Von Neumann's Machine

Magical & thermodynamical, non-classical & stochastical!

rhamphotheca:

Behold the first geological map of Ganymede, Jupiter’s largest moon

by Lauren Davis

Four hundred years ago, Galileo Galilei observed Ganymede in orbit around Jupiter. This week, a team of planetary scientists unveiled the first global geological map of our solar system’s largest moon.

Using images obtained by NASA’s Voyager 1 and 2 spacecraft and the Galileo orbiter, a team led by Geoffrey Collins of Wheaton College pieced together a mosaic image of the planet, giving us our first complete image of the geological features of the satellite. Above, you can see the moon centered at 200 west longitude. The darker areas represent the very old and heavily cratered region of Ganymede, while the lighter areas are somewhat younger regions marked with grooves and ridges…

(read more: io9)   (… and a 2nd look.)

images: NASA-JPL

(via scientificillustration)

joshbyard:

Programmable Materials “Could Change the World of Mechanics Forever”

Researchers from Empa and ETH Zurich have developed a prototype of a selective vibration-damping material that they claim “could change the world of mechanics forever” as a step toward “programmable materials.”
Described in the journal Advanced Materials, this “material of the future” can damp mechanical vibrations completely or selectively suppress specific vibration frequencies or ranges of frequencies.
The one-dimensional working model consists of a simple aluminum sheet-metal strip, measuring one meter by one centimeter and one millimeter thick and designed to vibrate at different frequencies. To control the wave propagation through the plate, ten small aluminum cylinders (7 mm thick, 1 cm high) are attached to the metal. Between the sheet and the cylinders sit piezoelectric discs, which can be stimulated electronically to instantly change their thickness. That allows for controlling exactly how waves are allowed to propagate in the sheet-metal strip.
The aluminum strip thus turns into an “adaptive phononic crystal” — a material with controllable vibration properties.

(via A step towards ‘programmable materials’ | KurzweilAI)

joshbyard:

Programmable Materials “Could Change the World of Mechanics Forever”

Researchers from Empa and ETH Zurich have developed a prototype of a selective vibration-damping material that they claim “could change the world of mechanics forever” as a step toward “programmable materials.”

Described in the journal Advanced Materials, this “material of the future” can damp mechanical vibrations completely or selectively suppress specific vibration frequencies or ranges of frequencies.

The one-dimensional working model consists of a simple aluminum sheet-metal strip, measuring one meter by one centimeter and one millimeter thick and designed to vibrate at different frequencies. To control the wave propagation through the plate, ten small aluminum cylinders (7 mm thick, 1 cm high) are attached to the metal. Between the sheet and the cylinders sit piezoelectric discs, which can be stimulated electronically to instantly change their thickness. That allows for controlling exactly how waves are allowed to propagate in the sheet-metal strip.

The aluminum strip thus turns into an “adaptive phononic crystal” — a material with controllable vibration properties.

(via A step towards ‘programmable materials’ | KurzweilAI)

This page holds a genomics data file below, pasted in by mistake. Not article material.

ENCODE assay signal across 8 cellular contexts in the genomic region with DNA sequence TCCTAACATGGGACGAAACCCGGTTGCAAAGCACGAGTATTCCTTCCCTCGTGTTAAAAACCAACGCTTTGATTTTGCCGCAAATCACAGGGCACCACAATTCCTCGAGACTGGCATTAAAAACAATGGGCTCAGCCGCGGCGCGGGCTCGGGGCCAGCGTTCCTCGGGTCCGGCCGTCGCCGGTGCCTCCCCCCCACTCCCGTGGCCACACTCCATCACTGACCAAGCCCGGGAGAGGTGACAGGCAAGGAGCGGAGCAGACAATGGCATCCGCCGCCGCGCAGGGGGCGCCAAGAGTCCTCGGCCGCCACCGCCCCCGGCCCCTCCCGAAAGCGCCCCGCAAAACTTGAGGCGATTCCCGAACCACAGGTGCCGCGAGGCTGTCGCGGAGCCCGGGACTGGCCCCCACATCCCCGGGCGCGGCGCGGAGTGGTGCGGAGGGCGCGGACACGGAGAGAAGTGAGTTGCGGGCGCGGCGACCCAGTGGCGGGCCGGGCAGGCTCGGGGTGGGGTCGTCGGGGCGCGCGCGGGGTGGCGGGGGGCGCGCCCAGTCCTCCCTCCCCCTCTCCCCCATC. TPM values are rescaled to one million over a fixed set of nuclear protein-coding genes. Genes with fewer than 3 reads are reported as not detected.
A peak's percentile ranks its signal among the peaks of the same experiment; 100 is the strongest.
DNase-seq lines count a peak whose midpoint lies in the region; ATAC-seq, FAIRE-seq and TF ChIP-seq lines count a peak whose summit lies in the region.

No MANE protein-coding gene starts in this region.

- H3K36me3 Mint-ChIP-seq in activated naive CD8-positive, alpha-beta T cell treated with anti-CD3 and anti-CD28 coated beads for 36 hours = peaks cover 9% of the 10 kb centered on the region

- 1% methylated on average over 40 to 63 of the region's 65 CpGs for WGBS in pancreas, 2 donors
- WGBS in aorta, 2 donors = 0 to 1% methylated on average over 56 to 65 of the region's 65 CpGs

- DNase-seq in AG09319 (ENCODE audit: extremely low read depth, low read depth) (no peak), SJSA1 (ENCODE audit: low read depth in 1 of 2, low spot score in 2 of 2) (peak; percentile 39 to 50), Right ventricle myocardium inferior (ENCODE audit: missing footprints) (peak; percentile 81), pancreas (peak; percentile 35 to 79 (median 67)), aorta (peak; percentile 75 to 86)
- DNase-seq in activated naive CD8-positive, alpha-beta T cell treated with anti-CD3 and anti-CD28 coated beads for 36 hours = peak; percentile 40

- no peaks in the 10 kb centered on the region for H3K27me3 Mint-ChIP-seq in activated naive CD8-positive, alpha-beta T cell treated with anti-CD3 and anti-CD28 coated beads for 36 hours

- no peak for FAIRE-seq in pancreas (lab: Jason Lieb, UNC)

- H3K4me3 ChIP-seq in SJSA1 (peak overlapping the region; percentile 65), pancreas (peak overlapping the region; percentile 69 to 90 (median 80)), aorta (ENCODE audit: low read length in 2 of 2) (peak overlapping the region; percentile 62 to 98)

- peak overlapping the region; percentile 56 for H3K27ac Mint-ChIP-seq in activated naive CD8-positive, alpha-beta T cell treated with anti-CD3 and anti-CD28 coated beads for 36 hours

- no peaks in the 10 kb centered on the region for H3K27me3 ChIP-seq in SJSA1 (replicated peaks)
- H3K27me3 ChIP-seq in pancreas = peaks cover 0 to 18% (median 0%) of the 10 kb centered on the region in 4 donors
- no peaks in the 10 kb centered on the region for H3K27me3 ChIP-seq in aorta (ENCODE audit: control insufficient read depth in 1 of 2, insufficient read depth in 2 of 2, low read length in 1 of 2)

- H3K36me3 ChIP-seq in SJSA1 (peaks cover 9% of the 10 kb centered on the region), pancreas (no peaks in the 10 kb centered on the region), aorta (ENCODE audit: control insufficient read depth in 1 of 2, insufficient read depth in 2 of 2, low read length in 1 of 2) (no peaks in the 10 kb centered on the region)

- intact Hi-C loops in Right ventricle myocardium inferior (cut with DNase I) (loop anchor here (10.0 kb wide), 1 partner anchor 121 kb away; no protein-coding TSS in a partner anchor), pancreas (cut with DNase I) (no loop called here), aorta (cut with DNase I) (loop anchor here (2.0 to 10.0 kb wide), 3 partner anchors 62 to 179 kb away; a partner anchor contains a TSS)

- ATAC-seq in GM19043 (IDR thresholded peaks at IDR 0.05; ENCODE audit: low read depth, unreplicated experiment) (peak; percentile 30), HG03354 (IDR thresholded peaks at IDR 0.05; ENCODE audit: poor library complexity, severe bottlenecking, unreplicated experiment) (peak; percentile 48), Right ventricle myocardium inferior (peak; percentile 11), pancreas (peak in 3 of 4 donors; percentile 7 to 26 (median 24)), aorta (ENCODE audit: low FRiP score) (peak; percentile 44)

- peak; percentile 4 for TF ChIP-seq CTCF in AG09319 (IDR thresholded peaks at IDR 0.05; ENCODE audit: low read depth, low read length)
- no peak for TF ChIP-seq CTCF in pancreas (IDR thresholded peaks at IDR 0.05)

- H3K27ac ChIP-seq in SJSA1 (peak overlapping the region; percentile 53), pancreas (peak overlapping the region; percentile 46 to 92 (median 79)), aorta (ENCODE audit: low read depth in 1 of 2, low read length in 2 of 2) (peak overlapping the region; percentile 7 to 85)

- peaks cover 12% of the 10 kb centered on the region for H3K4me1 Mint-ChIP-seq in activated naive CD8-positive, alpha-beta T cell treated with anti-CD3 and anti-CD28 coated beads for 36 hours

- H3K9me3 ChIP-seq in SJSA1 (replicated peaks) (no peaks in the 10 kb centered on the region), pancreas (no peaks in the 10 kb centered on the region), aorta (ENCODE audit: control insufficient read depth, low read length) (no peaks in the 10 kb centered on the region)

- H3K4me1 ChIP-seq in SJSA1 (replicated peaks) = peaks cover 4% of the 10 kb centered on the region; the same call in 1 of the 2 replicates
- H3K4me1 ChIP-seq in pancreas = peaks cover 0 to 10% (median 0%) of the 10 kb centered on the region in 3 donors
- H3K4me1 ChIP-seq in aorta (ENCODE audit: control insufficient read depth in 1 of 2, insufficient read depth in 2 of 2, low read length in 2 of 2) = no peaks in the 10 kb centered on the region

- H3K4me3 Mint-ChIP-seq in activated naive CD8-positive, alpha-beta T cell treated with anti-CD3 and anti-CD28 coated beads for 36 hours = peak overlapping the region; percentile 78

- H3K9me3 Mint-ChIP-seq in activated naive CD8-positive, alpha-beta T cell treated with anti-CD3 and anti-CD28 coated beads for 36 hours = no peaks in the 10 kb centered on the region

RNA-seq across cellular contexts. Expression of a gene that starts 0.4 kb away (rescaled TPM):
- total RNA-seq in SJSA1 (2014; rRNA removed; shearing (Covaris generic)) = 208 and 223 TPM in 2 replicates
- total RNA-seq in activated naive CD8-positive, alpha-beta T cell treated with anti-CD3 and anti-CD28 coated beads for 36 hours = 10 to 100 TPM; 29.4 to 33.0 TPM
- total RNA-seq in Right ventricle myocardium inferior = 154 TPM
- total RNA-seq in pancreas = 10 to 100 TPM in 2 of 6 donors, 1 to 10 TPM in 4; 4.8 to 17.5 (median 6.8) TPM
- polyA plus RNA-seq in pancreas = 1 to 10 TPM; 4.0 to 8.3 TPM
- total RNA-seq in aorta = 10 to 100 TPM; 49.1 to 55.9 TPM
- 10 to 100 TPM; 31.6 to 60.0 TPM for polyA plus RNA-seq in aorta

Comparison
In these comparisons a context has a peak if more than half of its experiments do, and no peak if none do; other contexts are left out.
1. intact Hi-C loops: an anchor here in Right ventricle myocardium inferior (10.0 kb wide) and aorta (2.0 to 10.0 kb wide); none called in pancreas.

(via emergentfutures)

Have physicists finally detected gravitational waves? Breaking News - Updates to Come

thescienceofreality:

By Mika McKinnon, images via io9 Space,

The Harvard-Smithsonian Center for Astrophysics has news so big it announced that it would announce something. The press conference will stream live tomorrow at noon, but cosmologists everywhere are gossiping about what that news could be. The leading theory: Scientists have detected gravitational waves, in what would be a landmark discovery for the field of physics.

Gravitational waves are the last chunk of Einstein’s General Theory of Relativity that was predicted but not yet observed. If gravitational waves have been observed, it most likely was done by the Background Imaging of Cosmic Extragalactic Polarization (Bicep) telescope at the south pole. It stared at the cosmic microwave background radiation from 2003 to 2008, but it takes a long time to process and analyze the data when looking for a faint signal in a lot of noise.

2007 photograph of telescopes at the Dark Center at the Amundsen-Scott South Pole Station. From top to bottom, the partly-buried AST/ROQUaDViper, and finally BICEP and SPT at the bottom. Image credit: Robert Schwarz

The Bicep mission page describes anticipated gravitational waves as faint, polarized, and distorted by gravitational lensing of objects between us and the cosmic microwave background radiation. They released a video of their observations in 2008. The colour scale adjusts throughout the movie to highlight temperature fluctuations of both the cosmic microwave background radiation, and the galactic plane:

 

Why look at the cosmic microwave background radiation for signs of gravitational waves? Because an infinitesimal moment after the universe started — 10-34 seconds after the big bang — we think it went through an inflationary period. If it did, that inflation could have amplified gravitational waves to such an extent that we can actually detect them. This would not only fill in that last missing chunk of things predicted by General Relativity that we haven’t seen yet, but also offer a glimpse into the primeval universe. They won’t be insta-proof that inflationary theory is correct, but they would rule out some cyclic theories for the origin of the universe.